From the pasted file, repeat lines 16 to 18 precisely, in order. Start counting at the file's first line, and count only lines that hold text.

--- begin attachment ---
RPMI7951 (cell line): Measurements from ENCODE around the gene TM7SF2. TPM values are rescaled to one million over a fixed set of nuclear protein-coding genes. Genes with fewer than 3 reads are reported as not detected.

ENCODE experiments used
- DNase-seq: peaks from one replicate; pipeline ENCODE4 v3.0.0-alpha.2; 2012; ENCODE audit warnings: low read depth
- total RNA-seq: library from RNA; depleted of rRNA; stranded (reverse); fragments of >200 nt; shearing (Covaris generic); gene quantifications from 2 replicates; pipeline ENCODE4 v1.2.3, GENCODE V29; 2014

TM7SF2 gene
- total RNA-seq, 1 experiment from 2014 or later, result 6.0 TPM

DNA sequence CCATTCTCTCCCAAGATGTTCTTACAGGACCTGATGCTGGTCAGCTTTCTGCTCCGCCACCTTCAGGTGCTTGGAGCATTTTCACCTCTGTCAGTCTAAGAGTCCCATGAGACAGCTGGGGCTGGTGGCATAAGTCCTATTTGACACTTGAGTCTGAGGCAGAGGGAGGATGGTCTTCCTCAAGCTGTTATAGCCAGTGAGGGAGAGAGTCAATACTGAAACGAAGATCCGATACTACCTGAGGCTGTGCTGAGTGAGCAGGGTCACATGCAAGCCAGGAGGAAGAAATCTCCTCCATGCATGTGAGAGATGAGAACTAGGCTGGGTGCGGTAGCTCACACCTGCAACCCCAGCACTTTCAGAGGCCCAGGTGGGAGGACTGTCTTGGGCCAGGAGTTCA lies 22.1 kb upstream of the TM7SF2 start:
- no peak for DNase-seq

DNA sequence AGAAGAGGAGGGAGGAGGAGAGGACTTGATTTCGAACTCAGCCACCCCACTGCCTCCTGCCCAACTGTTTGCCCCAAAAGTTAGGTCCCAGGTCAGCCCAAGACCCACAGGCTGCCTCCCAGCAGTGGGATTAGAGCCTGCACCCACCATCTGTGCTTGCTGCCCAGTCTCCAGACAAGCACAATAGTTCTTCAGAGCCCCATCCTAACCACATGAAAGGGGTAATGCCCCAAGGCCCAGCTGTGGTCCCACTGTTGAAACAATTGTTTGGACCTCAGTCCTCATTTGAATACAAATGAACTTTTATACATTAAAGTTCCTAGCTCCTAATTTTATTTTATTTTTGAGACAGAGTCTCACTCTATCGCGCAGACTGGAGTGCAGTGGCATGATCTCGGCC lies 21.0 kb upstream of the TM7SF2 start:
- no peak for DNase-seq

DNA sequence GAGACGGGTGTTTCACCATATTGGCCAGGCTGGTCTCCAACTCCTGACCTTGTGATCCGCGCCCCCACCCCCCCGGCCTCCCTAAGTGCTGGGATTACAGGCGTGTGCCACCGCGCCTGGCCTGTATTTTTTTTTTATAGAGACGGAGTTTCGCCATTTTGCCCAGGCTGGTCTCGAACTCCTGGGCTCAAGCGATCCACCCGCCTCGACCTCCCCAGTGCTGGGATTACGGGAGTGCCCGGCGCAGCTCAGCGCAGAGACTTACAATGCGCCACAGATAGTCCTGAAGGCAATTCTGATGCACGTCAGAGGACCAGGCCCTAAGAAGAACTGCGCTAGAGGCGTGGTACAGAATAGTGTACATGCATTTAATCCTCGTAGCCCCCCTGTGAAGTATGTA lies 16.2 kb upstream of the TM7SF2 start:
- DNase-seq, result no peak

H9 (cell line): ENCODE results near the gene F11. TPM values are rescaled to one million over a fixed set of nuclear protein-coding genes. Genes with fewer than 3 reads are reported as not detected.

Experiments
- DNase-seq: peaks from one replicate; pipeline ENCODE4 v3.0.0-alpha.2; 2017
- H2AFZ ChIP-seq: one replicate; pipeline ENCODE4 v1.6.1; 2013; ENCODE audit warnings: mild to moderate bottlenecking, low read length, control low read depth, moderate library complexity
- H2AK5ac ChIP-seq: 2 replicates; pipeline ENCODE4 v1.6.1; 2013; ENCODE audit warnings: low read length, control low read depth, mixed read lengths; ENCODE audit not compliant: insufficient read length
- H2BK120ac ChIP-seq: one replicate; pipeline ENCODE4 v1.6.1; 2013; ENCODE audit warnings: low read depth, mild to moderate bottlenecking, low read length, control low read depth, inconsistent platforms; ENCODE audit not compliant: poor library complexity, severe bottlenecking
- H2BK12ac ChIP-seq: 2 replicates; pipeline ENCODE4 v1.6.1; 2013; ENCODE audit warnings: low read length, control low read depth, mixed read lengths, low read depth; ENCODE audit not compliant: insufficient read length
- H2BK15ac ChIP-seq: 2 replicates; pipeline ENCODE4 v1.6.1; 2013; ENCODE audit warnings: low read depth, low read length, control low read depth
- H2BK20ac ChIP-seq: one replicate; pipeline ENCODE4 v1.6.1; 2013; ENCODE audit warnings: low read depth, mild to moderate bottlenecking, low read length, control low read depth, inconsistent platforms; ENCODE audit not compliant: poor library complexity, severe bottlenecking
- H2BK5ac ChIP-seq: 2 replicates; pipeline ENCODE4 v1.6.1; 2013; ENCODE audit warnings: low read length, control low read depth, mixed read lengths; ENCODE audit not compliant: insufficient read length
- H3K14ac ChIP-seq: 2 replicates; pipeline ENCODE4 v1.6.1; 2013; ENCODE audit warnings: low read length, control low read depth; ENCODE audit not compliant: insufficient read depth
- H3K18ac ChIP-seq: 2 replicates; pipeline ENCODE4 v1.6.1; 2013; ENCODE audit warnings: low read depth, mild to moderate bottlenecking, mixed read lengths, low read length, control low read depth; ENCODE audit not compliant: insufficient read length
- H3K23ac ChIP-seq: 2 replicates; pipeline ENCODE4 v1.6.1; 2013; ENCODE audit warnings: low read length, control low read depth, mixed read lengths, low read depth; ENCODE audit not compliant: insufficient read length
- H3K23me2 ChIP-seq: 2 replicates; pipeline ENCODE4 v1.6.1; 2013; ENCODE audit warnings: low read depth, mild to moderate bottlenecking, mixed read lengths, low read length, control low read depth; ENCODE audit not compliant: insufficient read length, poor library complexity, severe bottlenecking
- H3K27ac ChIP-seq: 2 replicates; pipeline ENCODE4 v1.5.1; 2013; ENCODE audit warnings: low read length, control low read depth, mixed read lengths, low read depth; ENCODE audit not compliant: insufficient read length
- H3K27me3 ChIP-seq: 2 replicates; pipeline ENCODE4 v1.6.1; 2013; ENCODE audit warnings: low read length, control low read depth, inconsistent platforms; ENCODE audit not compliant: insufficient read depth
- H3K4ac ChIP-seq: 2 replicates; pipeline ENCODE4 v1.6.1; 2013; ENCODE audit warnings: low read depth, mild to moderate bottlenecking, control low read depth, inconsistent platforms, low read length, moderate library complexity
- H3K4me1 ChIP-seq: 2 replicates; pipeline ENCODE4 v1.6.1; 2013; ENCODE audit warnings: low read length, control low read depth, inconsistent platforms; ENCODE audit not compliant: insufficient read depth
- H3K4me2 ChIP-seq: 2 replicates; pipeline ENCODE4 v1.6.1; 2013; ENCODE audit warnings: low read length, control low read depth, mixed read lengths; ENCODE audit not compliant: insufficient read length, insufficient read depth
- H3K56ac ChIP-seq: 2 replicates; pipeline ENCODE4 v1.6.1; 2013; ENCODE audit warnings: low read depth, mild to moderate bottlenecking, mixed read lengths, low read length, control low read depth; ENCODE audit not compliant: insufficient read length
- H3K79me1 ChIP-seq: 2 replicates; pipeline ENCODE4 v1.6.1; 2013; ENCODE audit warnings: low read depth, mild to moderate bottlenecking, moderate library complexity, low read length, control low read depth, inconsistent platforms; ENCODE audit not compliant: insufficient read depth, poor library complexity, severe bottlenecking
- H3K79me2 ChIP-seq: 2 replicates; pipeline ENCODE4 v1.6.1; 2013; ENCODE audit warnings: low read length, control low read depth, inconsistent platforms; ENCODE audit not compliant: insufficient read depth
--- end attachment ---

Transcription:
- H2AFZ ChIP-seq: one replicate; pipeline ENCODE4 v1.6.1; 2013; ENCODE audit warnings: mild to moderate bottlenecking, low read length, control low read depth, moderate library complexity
- H2AK5ac ChIP-seq: 2 replicates; pipeline ENCODE4 v1.6.1; 2013; ENCODE audit warnings: low read length, control low read depth, mixed read lengths; ENCODE audit not compliant: insufficient read length
- H2BK120ac ChIP-seq: one replicate; pipeline ENCODE4 v1.6.1; 2013; ENCODE audit warnings: low read depth, mild to moderate bottlenecking, low read length, control low read depth, inconsistent platforms; ENCODE audit not compliant: poor library complexity, severe bottlenecking